Aquaculture researchers, farmers, and industry leaders convene for Aquaculture America 2021 conference
Across the world, declining water quality is causing problems for those living and working in coastal zones, including oyster hatchery farmers.
Farmers typically rely on continuously pumping coastal water for use in tanks where oyster larvae are grown. But this standard way of raising oyster seed has farms hinging on a highly variable resource—the water from rivers, estuaries, bays, and oceans, explains Michael Schwarz, director at the Virginia Seafood Agricultural Research and Extension Center of Virginia Tech.
Schwarz was among other researchers, farmers, and industry leaders who convened in San Antonio for the United States Aquaculture Society's Aquaculture America 2021 conference this August.
In his presentation, Schwarz described the Extension center's ongoing research with partners from the Virginia Institute of Marine Science Eastern Shore Lab, Virginia Sea Grant, and Oyster Seed Holdings, LLC to develop a system to clean and reuse oyster hatchery water, removing the variability of coastal water quality from the equation.
With more conference presentations exploring various facets of aquaculture—from adapting business strategies in the wake of the pandemic to assessing the economic impact of seafood supply chains—the Virginia Seafood Agricultural Research and Extension Center had a strong presence at this year's conference with seven faculty and staff in attendance.
The US-centric event is the largest aquaculture trade show in the Western Hemisphere and the only major national aquaculture conference held in the US. Rescheduled due to the COVID-19 pandemic, the conference ran from August 11-14 with over a thousand presenters, attendees, and trade show vendors to draw together experts at the helm of the aquaculture industry.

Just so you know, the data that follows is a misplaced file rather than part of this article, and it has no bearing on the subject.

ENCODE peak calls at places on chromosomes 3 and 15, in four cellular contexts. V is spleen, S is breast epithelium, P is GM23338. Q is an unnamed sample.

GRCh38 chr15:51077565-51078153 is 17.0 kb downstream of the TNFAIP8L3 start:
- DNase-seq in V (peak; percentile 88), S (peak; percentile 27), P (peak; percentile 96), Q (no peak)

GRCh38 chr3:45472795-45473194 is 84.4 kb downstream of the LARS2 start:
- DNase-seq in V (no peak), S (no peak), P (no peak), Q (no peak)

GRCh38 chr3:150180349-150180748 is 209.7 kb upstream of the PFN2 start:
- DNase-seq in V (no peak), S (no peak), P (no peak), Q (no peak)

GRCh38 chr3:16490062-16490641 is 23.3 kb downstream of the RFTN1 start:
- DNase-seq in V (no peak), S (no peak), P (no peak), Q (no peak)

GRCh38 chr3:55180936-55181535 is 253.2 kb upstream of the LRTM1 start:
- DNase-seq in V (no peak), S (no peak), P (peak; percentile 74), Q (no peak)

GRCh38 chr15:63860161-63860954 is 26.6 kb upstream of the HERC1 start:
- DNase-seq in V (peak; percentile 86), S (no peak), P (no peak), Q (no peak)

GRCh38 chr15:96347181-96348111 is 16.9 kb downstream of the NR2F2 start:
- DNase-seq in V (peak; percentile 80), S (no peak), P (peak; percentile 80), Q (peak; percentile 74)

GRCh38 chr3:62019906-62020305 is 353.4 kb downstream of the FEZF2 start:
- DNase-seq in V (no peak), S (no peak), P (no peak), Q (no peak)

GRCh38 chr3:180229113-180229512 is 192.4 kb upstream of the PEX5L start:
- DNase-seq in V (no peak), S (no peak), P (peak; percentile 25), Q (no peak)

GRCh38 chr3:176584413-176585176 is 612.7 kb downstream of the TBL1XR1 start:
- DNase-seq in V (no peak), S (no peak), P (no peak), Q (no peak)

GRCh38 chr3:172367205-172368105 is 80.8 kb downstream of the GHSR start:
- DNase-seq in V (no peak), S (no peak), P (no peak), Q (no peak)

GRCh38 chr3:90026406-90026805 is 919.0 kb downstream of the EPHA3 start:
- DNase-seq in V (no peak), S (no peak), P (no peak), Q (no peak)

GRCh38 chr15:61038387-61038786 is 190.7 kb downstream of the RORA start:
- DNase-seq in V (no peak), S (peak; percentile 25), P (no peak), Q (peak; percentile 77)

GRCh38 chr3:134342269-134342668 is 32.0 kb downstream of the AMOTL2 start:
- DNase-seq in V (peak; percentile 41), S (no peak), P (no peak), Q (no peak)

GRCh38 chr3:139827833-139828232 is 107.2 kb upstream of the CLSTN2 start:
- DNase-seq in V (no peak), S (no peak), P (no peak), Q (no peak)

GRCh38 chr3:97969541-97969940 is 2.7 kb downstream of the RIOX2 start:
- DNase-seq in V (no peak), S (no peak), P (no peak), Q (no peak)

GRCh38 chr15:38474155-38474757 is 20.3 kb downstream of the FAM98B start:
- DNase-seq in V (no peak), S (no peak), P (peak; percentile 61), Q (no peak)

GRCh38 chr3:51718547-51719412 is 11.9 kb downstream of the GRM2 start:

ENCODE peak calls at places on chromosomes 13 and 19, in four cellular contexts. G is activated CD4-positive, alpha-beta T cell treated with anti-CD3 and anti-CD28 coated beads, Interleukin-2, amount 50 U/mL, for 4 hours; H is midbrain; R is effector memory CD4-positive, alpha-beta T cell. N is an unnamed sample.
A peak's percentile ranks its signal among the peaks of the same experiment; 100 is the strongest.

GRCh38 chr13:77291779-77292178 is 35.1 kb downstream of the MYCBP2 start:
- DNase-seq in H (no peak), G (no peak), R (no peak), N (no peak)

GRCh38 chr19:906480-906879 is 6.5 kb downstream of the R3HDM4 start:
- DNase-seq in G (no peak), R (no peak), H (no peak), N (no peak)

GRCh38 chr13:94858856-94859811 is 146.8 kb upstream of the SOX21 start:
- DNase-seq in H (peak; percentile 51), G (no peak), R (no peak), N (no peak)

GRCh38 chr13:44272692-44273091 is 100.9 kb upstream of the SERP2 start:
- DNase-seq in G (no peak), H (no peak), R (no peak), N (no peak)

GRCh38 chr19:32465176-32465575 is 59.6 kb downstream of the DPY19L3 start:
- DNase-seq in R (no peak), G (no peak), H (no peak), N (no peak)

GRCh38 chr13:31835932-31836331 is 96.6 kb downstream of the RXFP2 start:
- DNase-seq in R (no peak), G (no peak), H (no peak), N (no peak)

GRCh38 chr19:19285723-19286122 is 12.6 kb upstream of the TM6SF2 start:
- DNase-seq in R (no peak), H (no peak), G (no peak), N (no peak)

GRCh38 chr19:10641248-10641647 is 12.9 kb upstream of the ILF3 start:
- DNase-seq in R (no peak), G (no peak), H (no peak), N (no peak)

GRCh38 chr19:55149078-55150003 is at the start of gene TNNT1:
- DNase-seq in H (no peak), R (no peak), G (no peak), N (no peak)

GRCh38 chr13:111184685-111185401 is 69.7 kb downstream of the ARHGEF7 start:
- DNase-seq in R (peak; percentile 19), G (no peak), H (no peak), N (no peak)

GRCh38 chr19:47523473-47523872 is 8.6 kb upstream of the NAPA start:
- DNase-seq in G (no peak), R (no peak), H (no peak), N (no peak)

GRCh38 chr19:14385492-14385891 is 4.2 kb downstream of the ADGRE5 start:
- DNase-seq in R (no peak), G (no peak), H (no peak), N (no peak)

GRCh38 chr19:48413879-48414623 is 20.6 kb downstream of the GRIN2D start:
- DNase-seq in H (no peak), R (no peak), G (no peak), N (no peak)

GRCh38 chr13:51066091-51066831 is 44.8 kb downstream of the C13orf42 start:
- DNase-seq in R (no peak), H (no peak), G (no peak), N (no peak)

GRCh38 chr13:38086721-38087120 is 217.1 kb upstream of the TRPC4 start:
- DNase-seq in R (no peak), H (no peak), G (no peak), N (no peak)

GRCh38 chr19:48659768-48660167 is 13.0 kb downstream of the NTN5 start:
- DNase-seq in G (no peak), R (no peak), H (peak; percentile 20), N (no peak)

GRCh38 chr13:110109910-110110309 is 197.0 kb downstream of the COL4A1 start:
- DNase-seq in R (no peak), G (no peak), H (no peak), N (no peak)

In a session chaired by Jonathan van Senten, assistant director at the Virginia Seafood AREC and assistant professor in the Virginia Tech Department of Agricultural and Applied Economics, presentations focused on resiliency strategies for aquaculture farmers at a time when many are still recovering from impacts from the COVID-19 pandemic.
One significant impact of the pandemic was the disruption of supply chains, explained van Senten. Many seafood producers had to adjust their strategies to sell their products when faced with a sudden drop in revenue from food service, a primary source of income for many aquaculture businesses.
"Strategic marketing requires that every business look at their own strengths and weaknesses to determine what is the best solution for them," said van Senten.
He hopes that the lessons learned as a result of the shock of the last two years are carried forward to respond to the next crisis.
All talks from the "Farming in the Time of a Pandemic: Impacts, Response, and Planning" session will soon be available online as a resource to the aquaculture industry.
Other featured oral presentations from Extension center faculty, staff, and affiliates include:
Noah Boldt, recent graduate and incoming post-doc: “Quantifying Regulatory Costs – An Overview of the Florida Ornamental Industry” ; “A Regulatory Impact Assessment of Ornamental Aquaculture Farms in Florida”
Charles Clark, laboratory & research specialist: "Impacts of COVID-19 on U.S. Mollusk Aquaculture"
Carole Engle, adjunct faculty: U.S. Aquaculture and the Pandemic: Impacts, Near Misses, The Future?”; “Farm-level Cost Drivers of Salmonid Fish Health Inspections” ; “Farm Financial Health” ; “Cost Drivers and Profitability of U.S. Pond, Raceway, and RAS Aquaculture” ; “Resource Use Efficiency in US Aquaculture: Farm-level Comparisons Across Fish Species and Production Systems” ; “Setting the Scene: What Farm Data Reveal About Paths Forward” ; “Economic Trade-offs and Risk Between Traditional Bottom and Container Culture of Oysters on Maryland Farms”
Fernando Gonçalves, research scientist: "Characterization of the Virginia Seafood Supply Chain"
Michael Schwarz, VSAREC director: "Development of a Recirculating Aquaculture System for Bivalve Larval Culture"
Jonathan van Senten, assistant director for the Virginia Seafood Agricultural Research and Extension Center, assistant professor in the Department of Agricultural and Applied Economics, extension specialist with Virginia Cooperative Extension: Chair of a session on "Farming in the Time of a Pandemic: Impacts, Response, and Planning"; "Marketing Strategies for Financial Shocks"; “Impacts of COVID-19 on the U.S. Catfish Aquaculture Industry”